SINGAPORE's most loved rainforest will, for the first time, be getting a much-needed reprieve from the hordes of people who traipse through it each day.
Come Sept 15, Bukit Timah Nature Reserve will close its doors to the public for six months. This is the first phase of a two-year plan to repair the 22-year-old reserve, which is showing signs of damage in some areas.
After this, visitors can enter the reserve, but access will be limited for the next 18 months or so. It will be open only on weekends, and people will be allowed only on the Main Road stretching from the Visitor Centre to the summit of Bukit Timah Hill.
The National Parks Board (NParks) announced these plans yesterday, adding that the arrangements were made for the safety of visitors during ongoing works. The phased approach was also being taken to "minimise inconvenience to visitors", it said.
Works are expected to be completed by the end of 2016.
Home to more than 40 per cent of Singapore's native flora and fauna, the 163ha nature reserve is one of the nation's most popular nature spots, drawing more than 400,000 visitors last year.
"We seek the understanding of the public for the need to limit access... so extensive enhancements can be carried out to stabilise slopes, repair trails, upgrade the Visitor Centre and restore the forest environment," said Dr Leong Chee Chiew, commissioner of parks and recreation and deputy chief executive of NParks.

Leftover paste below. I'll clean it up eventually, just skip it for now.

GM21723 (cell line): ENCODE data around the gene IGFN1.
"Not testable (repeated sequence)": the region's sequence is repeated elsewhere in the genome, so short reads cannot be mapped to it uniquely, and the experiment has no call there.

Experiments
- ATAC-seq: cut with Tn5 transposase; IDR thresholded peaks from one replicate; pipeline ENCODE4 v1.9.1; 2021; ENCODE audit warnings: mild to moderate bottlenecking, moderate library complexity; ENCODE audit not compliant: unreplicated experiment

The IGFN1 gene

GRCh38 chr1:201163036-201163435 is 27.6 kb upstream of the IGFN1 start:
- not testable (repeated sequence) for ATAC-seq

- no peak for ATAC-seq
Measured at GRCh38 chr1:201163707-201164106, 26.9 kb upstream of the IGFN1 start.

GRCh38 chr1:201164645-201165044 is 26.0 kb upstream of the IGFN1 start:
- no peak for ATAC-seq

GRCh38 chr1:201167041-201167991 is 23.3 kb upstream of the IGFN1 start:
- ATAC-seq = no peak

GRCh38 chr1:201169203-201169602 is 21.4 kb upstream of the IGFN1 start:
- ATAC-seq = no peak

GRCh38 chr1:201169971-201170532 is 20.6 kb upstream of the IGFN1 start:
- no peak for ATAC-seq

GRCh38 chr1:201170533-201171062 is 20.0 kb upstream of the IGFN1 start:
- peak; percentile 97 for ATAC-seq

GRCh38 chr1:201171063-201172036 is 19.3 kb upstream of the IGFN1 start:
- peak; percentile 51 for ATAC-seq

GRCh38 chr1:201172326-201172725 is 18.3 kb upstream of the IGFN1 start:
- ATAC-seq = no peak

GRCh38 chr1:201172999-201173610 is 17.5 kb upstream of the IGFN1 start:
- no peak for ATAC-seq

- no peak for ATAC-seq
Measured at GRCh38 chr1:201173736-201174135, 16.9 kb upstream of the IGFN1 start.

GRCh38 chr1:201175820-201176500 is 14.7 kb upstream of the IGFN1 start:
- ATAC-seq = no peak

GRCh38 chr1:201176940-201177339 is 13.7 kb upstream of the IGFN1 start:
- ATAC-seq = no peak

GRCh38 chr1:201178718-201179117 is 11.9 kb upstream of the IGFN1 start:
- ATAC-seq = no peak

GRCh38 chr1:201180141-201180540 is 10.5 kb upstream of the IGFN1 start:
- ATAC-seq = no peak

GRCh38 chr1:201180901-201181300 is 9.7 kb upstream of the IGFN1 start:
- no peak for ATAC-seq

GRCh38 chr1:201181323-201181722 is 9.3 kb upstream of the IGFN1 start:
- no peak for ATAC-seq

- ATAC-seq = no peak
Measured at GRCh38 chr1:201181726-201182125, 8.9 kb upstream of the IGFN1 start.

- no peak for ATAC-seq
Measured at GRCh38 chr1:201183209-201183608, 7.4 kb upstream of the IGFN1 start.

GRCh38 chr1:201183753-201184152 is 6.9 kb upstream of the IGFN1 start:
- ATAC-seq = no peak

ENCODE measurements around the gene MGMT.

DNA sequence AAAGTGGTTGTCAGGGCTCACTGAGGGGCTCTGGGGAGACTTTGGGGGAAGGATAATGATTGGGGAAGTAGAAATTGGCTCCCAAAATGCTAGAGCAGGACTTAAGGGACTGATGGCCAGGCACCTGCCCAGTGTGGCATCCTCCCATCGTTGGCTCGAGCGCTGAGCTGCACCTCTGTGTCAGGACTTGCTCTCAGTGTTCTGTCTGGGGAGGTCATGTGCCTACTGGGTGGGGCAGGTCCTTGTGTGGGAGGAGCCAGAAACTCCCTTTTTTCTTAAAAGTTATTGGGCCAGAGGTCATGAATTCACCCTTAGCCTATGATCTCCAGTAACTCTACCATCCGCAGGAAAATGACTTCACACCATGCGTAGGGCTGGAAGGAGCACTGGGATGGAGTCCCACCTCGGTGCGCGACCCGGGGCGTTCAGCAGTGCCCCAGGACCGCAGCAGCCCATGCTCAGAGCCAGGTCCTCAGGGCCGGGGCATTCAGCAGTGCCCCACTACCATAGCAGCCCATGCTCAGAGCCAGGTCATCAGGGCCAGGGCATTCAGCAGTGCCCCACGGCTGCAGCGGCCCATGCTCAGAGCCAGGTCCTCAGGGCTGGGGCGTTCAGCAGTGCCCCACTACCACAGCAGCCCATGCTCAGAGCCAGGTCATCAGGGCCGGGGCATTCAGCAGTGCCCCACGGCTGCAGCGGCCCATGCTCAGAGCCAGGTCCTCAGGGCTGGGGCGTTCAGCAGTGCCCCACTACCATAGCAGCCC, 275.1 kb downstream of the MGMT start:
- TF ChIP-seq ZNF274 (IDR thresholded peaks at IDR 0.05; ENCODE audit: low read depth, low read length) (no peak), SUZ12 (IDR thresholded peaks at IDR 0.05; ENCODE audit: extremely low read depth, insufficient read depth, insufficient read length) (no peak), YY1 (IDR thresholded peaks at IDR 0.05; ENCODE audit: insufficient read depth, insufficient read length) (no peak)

The restoration comes after about five years of observations and discussions with external consultants, NParks said. It will be done in three main areas:
- Three stretches of weakened slopes bordering pathways will be stabilised to prevent landslides, by piling concrete or wooden beams into the pathway to help prevent soil movement.
- Amenities such as an exhibition hall for outreach and educational activities will be upgraded. More washrooms will be built.
- About 4.5km of trails damaged by constant visitor footfall will be restored. A 1.3km stretch of this will be replaced by boardwalks - elevated platforms that prevent visitors from trampling on forest litter and top soil.
Dr Shawn Lum, president of the Nature Society (Singapore), a group NParks consulted, said the works would boost the forest ecosystem's long-term health.
"Decreased erosion from slope and trail restoration, better protection of tree roots from boardwalks, and limiting future soil compaction will help tree survival and regeneration," he said.
NParks said a tender for the works will be called this month.
Teacher Balasupramaniam Krishna, 68, a frequent visitor, strongly supports the renovation works. "I think it's very important that we do not compromise the safety of the park," he said.
"Within two years, we will have a very different heritage, a national park that everyone can be even more proud of."
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